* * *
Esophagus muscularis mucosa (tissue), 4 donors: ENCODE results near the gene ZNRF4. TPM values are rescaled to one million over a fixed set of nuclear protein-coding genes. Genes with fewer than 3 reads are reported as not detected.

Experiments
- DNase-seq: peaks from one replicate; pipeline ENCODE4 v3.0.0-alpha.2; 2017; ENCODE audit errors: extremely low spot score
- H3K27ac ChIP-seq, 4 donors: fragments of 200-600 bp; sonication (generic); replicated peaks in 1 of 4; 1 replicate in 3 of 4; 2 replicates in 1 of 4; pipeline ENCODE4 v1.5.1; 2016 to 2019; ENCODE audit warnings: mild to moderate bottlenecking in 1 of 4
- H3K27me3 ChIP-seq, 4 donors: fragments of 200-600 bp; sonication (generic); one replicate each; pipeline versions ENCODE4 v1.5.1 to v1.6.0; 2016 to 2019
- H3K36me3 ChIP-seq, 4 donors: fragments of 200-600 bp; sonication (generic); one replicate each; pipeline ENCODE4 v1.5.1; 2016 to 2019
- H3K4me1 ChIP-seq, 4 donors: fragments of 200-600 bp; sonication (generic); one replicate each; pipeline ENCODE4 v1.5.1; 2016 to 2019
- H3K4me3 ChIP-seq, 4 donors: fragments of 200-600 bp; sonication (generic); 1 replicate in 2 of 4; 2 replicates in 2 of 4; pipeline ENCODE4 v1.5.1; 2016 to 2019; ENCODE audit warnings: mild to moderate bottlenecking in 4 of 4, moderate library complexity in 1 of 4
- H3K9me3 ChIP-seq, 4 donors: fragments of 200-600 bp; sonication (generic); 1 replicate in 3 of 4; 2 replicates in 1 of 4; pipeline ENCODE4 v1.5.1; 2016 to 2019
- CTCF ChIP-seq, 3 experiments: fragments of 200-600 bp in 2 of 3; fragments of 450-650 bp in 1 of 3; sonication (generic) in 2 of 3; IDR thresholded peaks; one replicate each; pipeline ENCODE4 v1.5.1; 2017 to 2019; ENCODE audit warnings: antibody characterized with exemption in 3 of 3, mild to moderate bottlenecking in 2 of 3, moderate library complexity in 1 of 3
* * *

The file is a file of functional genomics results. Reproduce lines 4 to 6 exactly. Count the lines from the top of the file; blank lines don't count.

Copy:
- H3K27ac ChIP-seq, 4 donors: fragments of 200-600 bp; sonication (generic); replicated peaks in 1 of 4; 1 replicate in 3 of 4; 2 replicates in 1 of 4; pipeline ENCODE4 v1.5.1; 2016 to 2019; ENCODE audit warnings: mild to moderate bottlenecking in 1 of 4
- H3K27me3 ChIP-seq, 4 donors: fragments of 200-600 bp; sonication (generic); one replicate each; pipeline versions ENCODE4 v1.5.1 to v1.6.0; 2016 to 2019
- H3K36me3 ChIP-seq, 4 donors: fragments of 200-600 bp; sonication (generic); one replicate each; pipeline ENCODE4 v1.5.1; 2016 to 2019